One thing I am unclear on... the PDF you linked to states 20 dB gain from 4.9 to 7.05 GHz. I normally expect antennas to have gain increases as frequency increases. Any reason why this is not the case here? Do you have links to other horn designs, perhaps larger? 25, 30 dB, etc. would be nice to see.

However, in many uses here, a true parabolic will still be necessary, particularly where I need high gain and I don't have a lot of depth to work with.

Any further comments on the material options? Would it matter if a parabolic or feedhorn was made out aluminum versus mild steel versus zinc versus tin versus magnesium? Would foil thickness (30 microns) be as effective as a thick sheet of metal?

Can anybody comment further on the metal-filled composite concept? The metal particles would not be touching 100%, but the metal to metal contact would still be significant, particularly if I used more stick-like filings of metal in the casting resin.

I have also been pondering casting a dish from resin, then applying a low-temperature solder to the surface, almost like a layer of paint. I have also heard electrically conductive paints exist, which might be usable in a similar method, sans the heat.

### RE: 6 GHz parabolic dish materials

The gain does increase with frequency normally. But when you make a physically short horn, there is phase error across the aperture.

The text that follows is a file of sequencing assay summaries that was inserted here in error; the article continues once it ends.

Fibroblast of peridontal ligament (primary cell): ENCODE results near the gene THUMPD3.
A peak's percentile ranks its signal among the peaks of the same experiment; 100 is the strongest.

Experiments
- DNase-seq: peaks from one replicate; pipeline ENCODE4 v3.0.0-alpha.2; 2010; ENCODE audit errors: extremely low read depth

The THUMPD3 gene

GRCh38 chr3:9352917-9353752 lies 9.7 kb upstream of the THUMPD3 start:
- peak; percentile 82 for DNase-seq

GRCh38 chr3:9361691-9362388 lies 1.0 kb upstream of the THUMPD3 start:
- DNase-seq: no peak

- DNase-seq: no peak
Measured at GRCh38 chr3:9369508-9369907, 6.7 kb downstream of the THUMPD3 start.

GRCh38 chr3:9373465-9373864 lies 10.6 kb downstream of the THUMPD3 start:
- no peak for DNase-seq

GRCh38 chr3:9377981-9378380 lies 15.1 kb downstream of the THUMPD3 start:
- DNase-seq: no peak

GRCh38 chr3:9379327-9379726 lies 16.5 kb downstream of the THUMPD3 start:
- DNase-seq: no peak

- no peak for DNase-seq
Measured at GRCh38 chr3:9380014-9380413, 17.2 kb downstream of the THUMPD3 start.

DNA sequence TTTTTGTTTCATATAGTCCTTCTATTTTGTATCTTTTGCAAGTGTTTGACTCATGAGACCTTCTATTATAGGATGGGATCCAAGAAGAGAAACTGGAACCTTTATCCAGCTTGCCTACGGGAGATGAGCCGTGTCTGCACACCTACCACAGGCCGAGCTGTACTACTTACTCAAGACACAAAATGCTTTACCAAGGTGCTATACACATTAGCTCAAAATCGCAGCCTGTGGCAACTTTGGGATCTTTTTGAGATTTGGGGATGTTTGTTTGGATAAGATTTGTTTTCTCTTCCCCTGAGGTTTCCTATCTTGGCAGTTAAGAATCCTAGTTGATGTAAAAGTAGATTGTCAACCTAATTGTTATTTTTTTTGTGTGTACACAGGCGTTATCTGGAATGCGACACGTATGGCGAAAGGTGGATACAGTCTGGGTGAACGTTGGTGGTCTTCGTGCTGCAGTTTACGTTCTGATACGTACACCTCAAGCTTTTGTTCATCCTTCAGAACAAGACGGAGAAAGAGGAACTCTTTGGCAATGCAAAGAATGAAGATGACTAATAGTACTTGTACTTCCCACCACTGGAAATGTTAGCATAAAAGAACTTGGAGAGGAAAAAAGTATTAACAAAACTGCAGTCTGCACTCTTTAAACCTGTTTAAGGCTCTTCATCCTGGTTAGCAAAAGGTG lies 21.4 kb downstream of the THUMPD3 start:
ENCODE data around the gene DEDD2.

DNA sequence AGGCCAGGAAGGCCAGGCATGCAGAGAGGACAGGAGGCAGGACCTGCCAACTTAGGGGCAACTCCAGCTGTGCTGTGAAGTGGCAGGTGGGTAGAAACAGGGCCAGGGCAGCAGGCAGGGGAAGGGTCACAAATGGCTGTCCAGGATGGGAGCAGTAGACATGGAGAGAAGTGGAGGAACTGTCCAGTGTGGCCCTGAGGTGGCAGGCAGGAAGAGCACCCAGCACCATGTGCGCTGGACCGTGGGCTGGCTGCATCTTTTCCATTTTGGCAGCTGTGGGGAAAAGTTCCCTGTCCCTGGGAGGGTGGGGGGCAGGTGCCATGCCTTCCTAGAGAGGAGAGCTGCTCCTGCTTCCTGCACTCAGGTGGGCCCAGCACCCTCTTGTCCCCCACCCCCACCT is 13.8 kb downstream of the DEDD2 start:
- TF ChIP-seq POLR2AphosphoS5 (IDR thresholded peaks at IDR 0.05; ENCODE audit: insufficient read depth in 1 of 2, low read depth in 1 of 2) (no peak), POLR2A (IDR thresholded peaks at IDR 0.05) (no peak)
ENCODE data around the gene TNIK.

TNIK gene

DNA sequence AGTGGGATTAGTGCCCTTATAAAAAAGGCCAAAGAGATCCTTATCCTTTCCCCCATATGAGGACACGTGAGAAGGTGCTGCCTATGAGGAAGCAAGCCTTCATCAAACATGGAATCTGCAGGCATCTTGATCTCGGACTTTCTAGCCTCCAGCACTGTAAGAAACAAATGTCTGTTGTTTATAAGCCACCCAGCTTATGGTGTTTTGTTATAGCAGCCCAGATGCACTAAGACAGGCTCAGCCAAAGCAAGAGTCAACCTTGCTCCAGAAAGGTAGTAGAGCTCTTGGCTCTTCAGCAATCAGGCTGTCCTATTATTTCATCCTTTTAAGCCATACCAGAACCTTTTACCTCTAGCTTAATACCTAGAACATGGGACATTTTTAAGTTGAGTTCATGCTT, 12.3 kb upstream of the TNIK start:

All horns increase in gain with frequency to a point where this phase error makes the edges of your horn radiate out of phase with the center and the gain levels off, then above that frequency the gain drops making a dip in the boresight antenna gain pattern and actually forms two beams equally spaced out from the center, and these two beams move away from center as frequency increases.

Hence, if you make the antenna length a certain amount, and look at the quadradic phase error across it, i.e. draw circle with radius straight down the center of the horn, then see how much longer the edges are than the center, when this delta physical length equals 1/4 wavelength electrical length, that is the frequency where the horn gain is peak. Gain then gets lower above that frequency.

Most horns have a height to width ratio of 68/51 to equalize the beamwidths in both elevation and azimuth. The shorter length is in the direction of the connector, or the eplane direction. The shorter dimension is the one to set at the quarter wavelength delta from center to edge.